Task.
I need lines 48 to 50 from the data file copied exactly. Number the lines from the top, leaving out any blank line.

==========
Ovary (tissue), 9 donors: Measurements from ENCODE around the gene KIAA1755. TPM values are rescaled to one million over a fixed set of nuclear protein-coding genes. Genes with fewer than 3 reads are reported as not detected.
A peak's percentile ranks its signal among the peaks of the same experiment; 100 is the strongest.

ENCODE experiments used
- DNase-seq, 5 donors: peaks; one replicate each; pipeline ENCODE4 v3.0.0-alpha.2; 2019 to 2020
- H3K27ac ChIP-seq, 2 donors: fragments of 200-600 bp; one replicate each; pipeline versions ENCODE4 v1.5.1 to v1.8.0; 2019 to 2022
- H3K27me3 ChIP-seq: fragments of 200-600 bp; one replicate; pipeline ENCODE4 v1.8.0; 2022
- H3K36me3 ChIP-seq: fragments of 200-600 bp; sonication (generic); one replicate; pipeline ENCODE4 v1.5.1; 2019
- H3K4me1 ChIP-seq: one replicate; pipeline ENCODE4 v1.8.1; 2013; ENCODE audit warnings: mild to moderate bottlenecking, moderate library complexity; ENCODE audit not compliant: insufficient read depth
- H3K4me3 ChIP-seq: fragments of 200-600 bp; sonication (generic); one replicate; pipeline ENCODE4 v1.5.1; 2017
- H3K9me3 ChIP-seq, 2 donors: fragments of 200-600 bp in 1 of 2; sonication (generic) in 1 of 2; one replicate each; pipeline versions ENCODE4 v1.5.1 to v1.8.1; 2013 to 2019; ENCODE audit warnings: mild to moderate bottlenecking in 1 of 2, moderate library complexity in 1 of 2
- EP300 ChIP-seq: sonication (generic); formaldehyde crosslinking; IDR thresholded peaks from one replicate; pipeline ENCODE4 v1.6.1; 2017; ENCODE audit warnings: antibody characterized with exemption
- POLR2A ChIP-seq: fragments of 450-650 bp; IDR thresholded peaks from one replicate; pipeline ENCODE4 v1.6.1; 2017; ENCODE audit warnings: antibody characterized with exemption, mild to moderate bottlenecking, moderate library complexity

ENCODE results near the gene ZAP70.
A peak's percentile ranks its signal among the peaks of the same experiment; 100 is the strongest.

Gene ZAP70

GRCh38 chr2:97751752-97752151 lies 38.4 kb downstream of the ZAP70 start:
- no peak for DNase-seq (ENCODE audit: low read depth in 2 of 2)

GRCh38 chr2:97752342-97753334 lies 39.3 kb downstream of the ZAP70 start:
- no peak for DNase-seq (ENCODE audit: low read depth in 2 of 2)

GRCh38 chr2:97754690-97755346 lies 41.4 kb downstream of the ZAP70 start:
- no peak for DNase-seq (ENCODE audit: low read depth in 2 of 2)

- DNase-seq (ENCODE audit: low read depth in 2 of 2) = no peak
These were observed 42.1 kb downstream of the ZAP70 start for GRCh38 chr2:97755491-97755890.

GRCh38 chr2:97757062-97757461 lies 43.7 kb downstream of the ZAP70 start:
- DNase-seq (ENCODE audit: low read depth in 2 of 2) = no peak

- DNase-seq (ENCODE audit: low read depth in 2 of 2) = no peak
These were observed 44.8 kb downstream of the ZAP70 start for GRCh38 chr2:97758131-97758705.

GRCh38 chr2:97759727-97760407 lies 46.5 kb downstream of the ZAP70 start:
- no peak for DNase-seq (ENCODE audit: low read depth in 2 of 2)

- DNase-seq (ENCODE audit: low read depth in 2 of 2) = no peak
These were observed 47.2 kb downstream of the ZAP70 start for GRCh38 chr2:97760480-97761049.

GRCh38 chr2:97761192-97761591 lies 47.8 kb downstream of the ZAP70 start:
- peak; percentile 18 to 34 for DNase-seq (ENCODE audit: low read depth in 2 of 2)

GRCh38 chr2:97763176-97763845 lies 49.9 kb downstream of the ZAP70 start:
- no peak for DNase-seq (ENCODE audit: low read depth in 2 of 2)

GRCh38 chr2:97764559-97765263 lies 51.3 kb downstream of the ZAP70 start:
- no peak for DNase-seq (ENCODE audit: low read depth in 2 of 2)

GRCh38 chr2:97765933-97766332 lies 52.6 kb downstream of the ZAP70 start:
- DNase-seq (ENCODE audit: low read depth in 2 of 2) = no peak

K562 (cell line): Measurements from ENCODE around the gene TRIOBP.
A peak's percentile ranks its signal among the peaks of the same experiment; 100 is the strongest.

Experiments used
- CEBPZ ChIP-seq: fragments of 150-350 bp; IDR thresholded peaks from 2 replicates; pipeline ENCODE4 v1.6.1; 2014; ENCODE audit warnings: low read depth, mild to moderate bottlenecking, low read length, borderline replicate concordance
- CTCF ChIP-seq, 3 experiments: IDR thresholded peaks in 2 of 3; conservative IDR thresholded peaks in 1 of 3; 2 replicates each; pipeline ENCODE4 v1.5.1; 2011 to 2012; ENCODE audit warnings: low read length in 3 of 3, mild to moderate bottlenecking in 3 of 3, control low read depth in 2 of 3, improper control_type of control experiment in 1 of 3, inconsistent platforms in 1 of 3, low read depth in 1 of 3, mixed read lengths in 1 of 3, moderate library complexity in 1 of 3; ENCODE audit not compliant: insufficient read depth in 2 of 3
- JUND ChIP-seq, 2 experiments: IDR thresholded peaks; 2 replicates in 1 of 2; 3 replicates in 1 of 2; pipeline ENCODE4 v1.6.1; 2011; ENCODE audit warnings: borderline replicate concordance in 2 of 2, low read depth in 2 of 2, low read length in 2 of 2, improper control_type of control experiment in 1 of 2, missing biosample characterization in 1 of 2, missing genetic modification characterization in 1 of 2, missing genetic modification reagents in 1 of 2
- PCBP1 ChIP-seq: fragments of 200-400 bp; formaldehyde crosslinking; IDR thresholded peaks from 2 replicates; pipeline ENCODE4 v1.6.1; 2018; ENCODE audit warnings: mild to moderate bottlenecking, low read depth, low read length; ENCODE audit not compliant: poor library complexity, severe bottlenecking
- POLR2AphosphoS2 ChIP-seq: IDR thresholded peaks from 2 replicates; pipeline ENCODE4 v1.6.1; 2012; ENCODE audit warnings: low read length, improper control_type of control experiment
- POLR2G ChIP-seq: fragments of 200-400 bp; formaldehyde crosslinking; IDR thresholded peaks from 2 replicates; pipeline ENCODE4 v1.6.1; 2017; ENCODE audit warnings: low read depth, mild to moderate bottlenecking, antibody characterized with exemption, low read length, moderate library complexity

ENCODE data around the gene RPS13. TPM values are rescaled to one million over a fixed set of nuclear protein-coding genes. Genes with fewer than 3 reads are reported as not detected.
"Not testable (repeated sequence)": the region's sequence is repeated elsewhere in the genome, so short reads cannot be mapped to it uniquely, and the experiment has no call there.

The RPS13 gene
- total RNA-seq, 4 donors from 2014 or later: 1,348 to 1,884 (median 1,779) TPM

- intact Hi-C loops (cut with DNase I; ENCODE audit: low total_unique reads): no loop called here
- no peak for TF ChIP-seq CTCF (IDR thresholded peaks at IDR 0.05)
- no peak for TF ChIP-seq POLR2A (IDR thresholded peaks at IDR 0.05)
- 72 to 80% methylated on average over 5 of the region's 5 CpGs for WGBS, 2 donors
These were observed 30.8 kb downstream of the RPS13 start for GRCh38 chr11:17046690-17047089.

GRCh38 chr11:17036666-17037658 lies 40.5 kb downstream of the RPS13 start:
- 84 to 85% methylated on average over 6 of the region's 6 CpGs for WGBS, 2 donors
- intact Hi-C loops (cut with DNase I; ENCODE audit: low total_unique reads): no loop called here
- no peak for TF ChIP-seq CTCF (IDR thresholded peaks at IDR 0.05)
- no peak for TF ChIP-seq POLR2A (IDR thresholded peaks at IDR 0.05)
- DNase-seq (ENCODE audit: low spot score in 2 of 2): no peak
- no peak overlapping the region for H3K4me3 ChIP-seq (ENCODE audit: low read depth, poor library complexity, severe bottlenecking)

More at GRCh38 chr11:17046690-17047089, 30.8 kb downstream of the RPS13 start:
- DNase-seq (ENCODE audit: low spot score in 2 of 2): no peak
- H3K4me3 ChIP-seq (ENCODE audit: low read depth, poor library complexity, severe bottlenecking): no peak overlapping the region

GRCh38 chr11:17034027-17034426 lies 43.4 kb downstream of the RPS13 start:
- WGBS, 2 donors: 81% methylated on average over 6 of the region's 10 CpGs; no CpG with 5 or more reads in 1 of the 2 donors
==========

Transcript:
- POLR2G ChIP-seq: fragments of 200-400 bp; formaldehyde crosslinking; IDR thresholded peaks from 2 replicates; pipeline ENCODE4 v1.6.1; 2017; ENCODE audit warnings: low read depth, mild to moderate bottlenecking, antibody characterized with exemption, low read length, moderate library complexity

ENCODE data around the gene RPS13. TPM values are rescaled to one million over a fixed set of nuclear protein-coding genes. Genes with fewer than 3 reads are reported as not detected.
"Not testable (repeated sequence)": the region's sequence is repeated elsewhere in the genome, so short reads cannot be mapped to it uniquely, and the experiment has no call there.